If one in seven of us is taking pills to control or ward off anxiety, are we just medicalising an ordinary human emotion? Did the purveyors of the early anti-anxiety medicines such as Miltown – discovered in the 1940s, and the first in a line of blockbuster drugs including Prozac and Xanax – manage to create a new problem along with the solution they offered?
Stossel describes how in the 1950s a young psychiatrist called Donald Klein began randomly treating his patients with a new drug called imipramine. He noticed that patients on imipramine often remained very anxious but were less likely to suffer from acute paroxysms of anxiety. And so, having found a cure, he defined the problem – “panic attacks”.
Until imipramine, panic attacks didn’t “exist”. This process of working backwards from new drugs to new illnesses is known as pharmacological dissection, and it is not uncommon. Yet even if modern drugs shaped our understanding of mental illness, that doesn’t mean they made us sick.
Or maybe the UK’s epidemic of anxiety isn’t pathological at all but a product of historically unprecedented good health and affluence. Perhaps anxiety is a luxury that comes with wealth, freedom and the privilege of having nothing fundamental to fear in our modern society.
This isn’t an unpopular notion. A World Health Organisation survey in 2002 found that, while 18.2 per cent of Americans reported anxiety in any one year, south of the US border only 6.8 per cent of Mexicans did. Of the 14 countries surveyed by WHO, Nigeria reported the lowest levels of anxiety, with only 3.3 per cent of respondents experiencing anxiety in any year. Nigeria’s per capita GDP is $2,690, about 6 per cent that of the US, and in 2010 84.5 per cent of Nigerians were living on less than $2 a day, the international poverty line. Breaking out into a nervous sweat on the London Tube because you can’t remember if you unplugged your hair straighteners is the kind of indulgence you can’t afford if you’re struggling to feed yourself, or so the argument goes.
However, it’s not that simple. Again, it’s very hard to tell whether feelings of anxiety vary internationally or if people label them differently. In countries with a large stigma against mental illness, people are less likely to report disorders such as anxiety or depression. Yet the psychiatrist Vikram Patel, who recently featured on the BBC Radio 4 programme The Life Scientific, says his research in India and Zimbabwe has convinced him that rates of mental illness are the same all over the world.
The way we understand anxiety is cultural, says Beth Murphy, head of information at the mental health charity Mind. “If you’re living on the breadline in a hand-to-mouth existence you might not recognise what you are feeling as anxiety, but it’s quite probable that you’re going to be pretty worried about where your next meal is coming from.”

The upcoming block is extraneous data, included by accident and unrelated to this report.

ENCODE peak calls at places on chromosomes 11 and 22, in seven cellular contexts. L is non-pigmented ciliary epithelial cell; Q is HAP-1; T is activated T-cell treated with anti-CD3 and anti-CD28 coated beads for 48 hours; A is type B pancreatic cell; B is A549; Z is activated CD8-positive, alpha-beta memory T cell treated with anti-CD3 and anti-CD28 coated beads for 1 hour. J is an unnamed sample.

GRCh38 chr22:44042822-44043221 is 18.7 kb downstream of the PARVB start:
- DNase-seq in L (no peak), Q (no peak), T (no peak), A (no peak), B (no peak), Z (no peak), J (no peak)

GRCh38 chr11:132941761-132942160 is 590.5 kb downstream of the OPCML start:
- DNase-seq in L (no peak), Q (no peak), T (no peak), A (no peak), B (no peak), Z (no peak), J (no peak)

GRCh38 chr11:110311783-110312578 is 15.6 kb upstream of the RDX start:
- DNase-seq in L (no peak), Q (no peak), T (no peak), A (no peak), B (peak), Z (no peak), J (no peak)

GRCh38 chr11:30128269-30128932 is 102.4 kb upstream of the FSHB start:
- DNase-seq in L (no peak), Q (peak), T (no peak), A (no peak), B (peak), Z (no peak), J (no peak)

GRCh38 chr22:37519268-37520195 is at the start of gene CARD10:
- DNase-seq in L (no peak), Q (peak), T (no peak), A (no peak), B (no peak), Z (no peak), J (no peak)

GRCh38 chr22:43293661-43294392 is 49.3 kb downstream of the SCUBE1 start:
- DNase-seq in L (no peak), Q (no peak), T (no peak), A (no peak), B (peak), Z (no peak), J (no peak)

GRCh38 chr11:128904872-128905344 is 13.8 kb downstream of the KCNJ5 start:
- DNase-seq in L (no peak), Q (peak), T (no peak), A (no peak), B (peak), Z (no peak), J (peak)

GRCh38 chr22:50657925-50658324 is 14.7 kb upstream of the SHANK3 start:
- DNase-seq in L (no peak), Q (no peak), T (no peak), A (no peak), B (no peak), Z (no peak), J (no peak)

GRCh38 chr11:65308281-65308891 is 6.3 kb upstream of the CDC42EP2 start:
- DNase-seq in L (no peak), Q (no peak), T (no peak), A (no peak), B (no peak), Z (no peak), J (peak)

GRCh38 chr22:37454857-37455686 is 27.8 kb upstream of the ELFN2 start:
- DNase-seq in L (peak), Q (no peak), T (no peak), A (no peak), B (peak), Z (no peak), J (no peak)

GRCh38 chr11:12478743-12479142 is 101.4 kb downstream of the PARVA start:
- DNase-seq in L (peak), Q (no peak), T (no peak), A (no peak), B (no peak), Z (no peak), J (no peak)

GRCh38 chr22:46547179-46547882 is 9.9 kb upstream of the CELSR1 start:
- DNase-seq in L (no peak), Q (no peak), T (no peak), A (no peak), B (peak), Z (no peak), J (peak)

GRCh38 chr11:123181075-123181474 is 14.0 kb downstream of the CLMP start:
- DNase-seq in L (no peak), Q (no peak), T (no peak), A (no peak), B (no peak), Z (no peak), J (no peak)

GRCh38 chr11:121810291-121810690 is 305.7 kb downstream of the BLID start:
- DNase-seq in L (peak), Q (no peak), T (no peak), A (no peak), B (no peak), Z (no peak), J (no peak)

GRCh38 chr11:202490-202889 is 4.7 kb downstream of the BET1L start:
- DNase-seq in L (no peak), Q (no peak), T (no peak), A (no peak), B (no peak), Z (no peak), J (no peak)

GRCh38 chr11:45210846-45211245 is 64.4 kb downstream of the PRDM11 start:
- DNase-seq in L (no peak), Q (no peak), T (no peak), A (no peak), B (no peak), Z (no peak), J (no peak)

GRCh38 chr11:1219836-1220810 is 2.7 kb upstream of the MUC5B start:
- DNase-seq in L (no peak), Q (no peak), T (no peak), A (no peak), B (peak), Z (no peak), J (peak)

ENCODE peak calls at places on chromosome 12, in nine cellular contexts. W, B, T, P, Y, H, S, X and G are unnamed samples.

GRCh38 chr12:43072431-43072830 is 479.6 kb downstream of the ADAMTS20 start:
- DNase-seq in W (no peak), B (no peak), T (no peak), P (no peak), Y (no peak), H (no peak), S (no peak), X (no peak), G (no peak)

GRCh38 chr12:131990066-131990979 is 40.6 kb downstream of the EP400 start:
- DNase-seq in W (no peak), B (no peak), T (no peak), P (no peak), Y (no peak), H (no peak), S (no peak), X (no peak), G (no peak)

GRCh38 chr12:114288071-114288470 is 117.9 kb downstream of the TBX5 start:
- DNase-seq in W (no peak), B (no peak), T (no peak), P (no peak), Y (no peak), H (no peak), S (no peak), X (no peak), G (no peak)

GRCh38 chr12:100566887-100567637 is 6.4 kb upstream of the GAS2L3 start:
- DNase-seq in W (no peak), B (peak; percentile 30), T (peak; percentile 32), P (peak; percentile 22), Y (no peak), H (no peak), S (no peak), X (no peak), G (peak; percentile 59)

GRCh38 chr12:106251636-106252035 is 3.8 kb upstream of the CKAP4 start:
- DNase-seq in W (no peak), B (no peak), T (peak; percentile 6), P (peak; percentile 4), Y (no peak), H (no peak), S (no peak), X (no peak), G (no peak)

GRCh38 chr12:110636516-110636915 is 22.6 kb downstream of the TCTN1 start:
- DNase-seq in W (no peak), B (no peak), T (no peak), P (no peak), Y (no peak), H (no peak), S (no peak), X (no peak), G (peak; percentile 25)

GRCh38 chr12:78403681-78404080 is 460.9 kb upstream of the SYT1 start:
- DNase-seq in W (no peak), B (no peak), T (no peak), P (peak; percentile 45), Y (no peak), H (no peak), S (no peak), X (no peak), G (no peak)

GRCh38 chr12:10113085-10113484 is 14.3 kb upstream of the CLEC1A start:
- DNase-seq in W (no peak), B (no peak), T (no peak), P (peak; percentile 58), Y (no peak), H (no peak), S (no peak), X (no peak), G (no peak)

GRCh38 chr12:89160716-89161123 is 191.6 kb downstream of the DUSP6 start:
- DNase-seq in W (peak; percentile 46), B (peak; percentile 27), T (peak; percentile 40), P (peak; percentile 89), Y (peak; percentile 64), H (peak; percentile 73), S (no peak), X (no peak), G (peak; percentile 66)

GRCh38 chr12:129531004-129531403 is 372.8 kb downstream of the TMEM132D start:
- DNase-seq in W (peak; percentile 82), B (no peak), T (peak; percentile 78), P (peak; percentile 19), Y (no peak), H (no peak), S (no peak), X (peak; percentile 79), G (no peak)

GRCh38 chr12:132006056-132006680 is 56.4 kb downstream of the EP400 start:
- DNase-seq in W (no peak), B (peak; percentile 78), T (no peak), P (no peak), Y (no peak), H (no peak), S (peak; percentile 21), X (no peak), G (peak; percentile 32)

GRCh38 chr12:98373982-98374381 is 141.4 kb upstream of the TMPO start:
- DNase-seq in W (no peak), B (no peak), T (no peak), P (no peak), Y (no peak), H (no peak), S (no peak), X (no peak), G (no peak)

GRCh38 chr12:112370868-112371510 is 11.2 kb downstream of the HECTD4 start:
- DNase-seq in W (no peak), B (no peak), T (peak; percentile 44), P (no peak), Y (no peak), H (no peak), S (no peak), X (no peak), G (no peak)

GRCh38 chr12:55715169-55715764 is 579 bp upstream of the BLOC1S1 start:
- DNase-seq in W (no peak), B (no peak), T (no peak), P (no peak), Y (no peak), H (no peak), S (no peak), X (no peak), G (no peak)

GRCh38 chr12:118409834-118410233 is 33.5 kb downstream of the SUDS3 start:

This raises another problem: if you are feeling anxious because it’s very likely you could go hungry tomorrow, are you in any meaningful way unwell?
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Just as sadness is natural but depression is an illness, most of the people I spoke to who suffered from anxiety instinctively drew a distinction between “good anxiety”, the nervous adrenalin that helps you get stuff done and meet deadlines, and “bad anxiety”, the destructive kind. Our common-sense interpretation of “bad anxiety” also suggests that the worries here should be disproportionate or irrational.
The Diagnostic and Statistical Manual used today identifies anxiety disorders according to how severe and persistent the feelings of worry are, and whether these feelings are accompanied by elements from a list of secondary symptoms, including sleep disturbance, muscle tension, poor concentration and fatigue.
Although the anxiety should be “excessive” the focus is solely on the feelings, and not what caused them. This might go some way towards explaining the boom in prescriptions for mental illnesses; doctors sometimes prescribe antidepressants to someone who has suffered bereavement, something Oliver James described as “ludicrous”. The counter-argument is: if a short course of drugs can make it easier to cope with the painful but completely healthy process of grieving, why not take them?
At its most extreme, anxiety is a debilitating, life-altering condition. I spoke to Jo, a volunteer at the charity Anxiety UK, and she told me that feelings of anxiety have “blighted” her life.
“It’s stopped me from doing so many things that I would have liked to have been able to do and it’s stopped me from living what I feel is a normal life, doing things like having relationships, perhaps getting married, having children, having a career. It’s put paid to all that,” she says bitterly.
Jo, who is in her fifties, has been overcome by anxiety since she was in her teens. She dropped out of school at 16, unable to cope with the pressure of exams, and when her anxiety peaks she is unable to work and is left isolated. Anti-anxiety drugs have helped ease the physical symptoms – such as headaches and irritable bowel syndrome – yet they’ve left her with “the same worries and fears”.